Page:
A pediatrician is a doctor who specializes in care of children aged 17 and under. In most cases children receive the care of a pediatrician from as early as the day they are born until they turn 18 years of age. At this time the patient will begin seeing a practitioner who specializes in the care of adults. However, a lifetime of health records compiled by the pediatrician will follow the adult to his new doctor. These records will provide valuable insight into the health history of the patient. This article will profile the career of a pediatrician and provide information on education, daily tasks and outlook for the career.
Becoming a pediatrician is not a complicated process but it is by no means an easy one either. Before beginning a practice as a pediatrician a number of steps must be taken. The first step is to enter a college program, ideally in a pre-medicine program. Here the student will take a number of classes which will be very beneficial later in life including classes in biology, chemistry and physiology. After obtaining an undergraduate college degree, it is necessary to apply to, and be accepted to, medical school. This is a competitive process with the number of students vying for admittance to medical school greatly outnumbering the spots available. After completing a four year medical school program, graduates typically complete a one year internship and a two year residency program. It is also necessary to pass licensing examinations and complete all state requirements before beginning practice as a pediatrician.
You may have a basic understanding of what a pediatrician does but to really understand this profession it is important to look at the daily tasks a pediatrician may perform each day. A small sampling of the tasks a pediatrician may complete in a typical day include, but are not limited to:
- Examining newborns for overall health and complications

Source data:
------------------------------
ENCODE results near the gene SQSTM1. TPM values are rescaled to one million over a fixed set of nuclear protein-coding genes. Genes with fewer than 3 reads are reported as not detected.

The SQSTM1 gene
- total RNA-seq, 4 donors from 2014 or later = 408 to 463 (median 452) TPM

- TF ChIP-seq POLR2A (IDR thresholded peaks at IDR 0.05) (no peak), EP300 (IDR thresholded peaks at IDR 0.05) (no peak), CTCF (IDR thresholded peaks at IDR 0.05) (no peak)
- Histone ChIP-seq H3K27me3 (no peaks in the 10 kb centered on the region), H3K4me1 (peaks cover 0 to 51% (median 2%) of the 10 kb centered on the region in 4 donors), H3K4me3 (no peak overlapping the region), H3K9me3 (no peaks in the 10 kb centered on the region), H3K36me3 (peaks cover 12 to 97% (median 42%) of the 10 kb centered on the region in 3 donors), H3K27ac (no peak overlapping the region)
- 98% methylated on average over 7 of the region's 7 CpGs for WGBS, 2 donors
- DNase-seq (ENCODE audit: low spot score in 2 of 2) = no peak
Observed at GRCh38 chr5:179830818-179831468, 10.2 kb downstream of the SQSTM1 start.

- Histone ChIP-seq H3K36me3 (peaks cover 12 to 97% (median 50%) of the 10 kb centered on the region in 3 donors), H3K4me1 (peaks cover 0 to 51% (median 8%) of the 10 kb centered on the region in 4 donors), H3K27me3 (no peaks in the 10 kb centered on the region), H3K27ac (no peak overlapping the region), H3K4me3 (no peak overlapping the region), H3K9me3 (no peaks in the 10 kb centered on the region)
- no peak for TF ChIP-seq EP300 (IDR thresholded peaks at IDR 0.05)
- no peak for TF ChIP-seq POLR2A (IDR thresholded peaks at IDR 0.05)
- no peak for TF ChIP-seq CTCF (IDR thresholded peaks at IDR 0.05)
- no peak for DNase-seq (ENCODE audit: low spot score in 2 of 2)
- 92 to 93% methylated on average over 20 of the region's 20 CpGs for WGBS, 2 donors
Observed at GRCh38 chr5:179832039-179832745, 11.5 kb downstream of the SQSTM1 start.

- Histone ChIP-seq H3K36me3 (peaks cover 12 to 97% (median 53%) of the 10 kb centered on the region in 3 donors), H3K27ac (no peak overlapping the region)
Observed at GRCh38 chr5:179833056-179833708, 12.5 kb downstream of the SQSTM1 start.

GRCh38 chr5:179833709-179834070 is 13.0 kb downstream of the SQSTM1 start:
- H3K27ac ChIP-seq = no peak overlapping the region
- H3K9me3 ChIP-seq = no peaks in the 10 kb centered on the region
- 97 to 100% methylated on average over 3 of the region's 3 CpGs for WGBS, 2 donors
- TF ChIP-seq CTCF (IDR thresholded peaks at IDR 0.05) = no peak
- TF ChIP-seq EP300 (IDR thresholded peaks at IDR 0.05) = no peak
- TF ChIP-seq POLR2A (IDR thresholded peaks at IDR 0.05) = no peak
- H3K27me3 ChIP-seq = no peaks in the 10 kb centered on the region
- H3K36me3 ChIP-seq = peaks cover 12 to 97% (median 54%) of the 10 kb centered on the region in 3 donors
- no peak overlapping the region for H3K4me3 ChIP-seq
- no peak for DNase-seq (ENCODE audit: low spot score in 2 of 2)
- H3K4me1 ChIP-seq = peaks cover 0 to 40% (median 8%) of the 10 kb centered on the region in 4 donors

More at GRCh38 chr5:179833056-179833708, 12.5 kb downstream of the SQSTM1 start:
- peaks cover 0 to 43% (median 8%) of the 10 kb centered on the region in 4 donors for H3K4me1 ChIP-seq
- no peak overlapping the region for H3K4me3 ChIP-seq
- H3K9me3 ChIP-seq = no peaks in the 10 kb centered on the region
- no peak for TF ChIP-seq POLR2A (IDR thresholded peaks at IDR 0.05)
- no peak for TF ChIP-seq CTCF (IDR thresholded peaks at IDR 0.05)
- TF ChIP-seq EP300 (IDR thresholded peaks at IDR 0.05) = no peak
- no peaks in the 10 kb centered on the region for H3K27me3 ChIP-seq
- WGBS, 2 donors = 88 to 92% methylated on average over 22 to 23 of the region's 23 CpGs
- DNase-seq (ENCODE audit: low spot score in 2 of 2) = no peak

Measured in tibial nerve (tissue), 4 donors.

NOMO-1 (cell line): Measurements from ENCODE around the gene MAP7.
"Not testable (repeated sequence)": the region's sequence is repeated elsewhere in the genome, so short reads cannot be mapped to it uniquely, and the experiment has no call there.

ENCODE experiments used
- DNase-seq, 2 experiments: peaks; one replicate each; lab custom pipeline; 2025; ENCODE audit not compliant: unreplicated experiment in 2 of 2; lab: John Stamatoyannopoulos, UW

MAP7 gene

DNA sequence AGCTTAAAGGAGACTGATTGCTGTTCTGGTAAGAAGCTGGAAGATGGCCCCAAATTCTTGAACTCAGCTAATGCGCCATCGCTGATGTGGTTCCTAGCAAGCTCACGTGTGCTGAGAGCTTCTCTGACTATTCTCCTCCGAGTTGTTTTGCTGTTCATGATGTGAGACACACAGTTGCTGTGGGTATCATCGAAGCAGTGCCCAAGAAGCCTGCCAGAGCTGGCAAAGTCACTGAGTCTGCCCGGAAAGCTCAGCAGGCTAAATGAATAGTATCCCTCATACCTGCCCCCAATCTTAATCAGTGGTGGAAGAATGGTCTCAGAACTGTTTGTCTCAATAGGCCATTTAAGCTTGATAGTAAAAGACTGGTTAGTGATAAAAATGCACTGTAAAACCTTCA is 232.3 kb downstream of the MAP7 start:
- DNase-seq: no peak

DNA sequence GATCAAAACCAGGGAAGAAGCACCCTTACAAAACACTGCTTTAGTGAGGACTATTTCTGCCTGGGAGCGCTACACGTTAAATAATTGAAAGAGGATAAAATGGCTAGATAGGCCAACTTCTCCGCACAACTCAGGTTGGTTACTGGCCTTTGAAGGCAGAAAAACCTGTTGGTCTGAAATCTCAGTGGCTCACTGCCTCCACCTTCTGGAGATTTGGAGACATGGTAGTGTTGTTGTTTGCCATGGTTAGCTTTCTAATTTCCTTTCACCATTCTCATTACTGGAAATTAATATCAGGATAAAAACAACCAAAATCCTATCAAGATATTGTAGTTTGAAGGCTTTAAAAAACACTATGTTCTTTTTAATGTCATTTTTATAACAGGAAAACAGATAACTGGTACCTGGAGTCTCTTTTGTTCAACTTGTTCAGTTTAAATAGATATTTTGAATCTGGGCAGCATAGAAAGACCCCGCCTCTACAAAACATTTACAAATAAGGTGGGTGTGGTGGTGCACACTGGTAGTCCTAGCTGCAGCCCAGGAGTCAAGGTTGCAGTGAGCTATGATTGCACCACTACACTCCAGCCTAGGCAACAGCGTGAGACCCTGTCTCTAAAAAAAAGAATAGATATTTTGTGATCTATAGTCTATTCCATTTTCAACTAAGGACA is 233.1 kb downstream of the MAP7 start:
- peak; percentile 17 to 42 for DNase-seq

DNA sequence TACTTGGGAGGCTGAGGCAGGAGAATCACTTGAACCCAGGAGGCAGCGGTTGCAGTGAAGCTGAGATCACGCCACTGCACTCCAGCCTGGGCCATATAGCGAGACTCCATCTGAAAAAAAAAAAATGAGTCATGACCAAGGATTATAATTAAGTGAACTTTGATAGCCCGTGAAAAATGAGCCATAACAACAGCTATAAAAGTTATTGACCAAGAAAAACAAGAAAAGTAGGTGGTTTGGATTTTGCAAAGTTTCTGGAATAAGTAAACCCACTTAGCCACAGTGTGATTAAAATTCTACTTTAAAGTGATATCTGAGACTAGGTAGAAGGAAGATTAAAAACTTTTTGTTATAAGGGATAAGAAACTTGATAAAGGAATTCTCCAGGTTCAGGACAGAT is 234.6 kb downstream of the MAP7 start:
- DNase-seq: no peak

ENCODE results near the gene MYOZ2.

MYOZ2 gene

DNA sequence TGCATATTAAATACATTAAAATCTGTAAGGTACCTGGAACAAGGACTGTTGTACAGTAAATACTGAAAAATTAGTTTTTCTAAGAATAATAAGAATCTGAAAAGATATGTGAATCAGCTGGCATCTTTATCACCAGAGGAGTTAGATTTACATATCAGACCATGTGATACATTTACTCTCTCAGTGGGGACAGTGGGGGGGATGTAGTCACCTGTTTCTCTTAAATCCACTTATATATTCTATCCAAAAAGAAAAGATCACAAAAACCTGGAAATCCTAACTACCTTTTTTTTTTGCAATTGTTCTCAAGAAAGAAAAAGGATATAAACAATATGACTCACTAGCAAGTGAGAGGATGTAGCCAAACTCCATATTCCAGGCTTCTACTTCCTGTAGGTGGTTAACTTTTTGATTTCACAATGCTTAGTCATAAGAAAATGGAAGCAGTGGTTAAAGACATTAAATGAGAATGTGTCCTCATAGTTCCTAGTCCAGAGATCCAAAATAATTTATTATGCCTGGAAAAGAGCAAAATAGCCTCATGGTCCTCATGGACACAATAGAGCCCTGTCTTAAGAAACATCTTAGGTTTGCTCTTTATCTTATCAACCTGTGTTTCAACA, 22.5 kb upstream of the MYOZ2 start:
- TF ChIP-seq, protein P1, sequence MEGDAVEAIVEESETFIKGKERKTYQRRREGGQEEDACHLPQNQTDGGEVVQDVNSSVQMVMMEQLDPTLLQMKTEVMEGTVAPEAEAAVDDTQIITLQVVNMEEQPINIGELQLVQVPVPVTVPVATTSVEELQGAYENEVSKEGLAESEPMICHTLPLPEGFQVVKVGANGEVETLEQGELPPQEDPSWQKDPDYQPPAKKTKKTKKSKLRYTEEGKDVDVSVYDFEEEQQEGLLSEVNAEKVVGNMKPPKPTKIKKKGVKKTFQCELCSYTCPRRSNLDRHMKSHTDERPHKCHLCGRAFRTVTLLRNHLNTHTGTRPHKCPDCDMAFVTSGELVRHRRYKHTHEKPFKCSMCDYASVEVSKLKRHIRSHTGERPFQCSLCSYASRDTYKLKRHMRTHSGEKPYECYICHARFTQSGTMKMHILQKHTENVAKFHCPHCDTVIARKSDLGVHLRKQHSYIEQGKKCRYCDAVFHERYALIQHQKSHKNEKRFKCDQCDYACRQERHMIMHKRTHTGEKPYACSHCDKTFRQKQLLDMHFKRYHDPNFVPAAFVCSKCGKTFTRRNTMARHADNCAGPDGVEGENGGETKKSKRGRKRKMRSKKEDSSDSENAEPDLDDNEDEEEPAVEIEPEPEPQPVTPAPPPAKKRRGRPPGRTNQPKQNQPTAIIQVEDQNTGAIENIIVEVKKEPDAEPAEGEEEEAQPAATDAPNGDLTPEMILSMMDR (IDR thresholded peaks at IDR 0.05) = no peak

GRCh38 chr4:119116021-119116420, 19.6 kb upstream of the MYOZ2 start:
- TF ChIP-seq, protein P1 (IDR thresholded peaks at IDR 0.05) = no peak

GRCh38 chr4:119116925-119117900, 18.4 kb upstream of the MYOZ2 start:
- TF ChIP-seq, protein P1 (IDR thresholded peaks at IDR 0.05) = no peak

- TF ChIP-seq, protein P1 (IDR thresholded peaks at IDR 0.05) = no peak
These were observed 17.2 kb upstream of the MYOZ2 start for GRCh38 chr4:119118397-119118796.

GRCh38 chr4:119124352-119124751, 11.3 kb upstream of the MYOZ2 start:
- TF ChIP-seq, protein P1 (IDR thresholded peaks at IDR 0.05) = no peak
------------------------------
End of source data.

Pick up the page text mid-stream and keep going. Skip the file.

- Performing circumcision
- Examining children coming into the office for wellness checks
- Administering immunizations
- Examining children coming into the office with a variety of symptoms
- Prescribing medications when necessary to treat illnesses
- Ordering lab tests to determine cause of symptoms
- Examining lab reports for abnormalities
- Responding to questions from concerned parents
- Educating new parents about child care
As if the tasks listed above are not difficult enough, pediatricians have other responsibilities as well. Specifically they have a responsibility to explain illnesses, treatment plans and other aspects of the care of the child to parents in a way they can easily understand. This is extremely important because parents with a seriously ill child must fully understand the illness and treatment options in order to make informed decision. Finally, while it is not a requirement, good pediatricians also have a great deal of compassion. This is often referred to as, “bedside manner,” and refers to the way in which the practitioner interacts with the patient and family members.
Although the competition for jobs in pediatrics can be quite competitive, the outlook for those who choose this profession is quite promising. Students studying medicine with the intention to enter pediatrics have a wide range of specialties from which to choose. They may concentration in areas such as neonatal care, prenatal care, pediatric cardiology, pediatric gastroenterology, pediatric critical care, pediatric emergency medicine, pediatric infectious disease, pediatric physical medicine or pediatric sports medicine to name just a few options.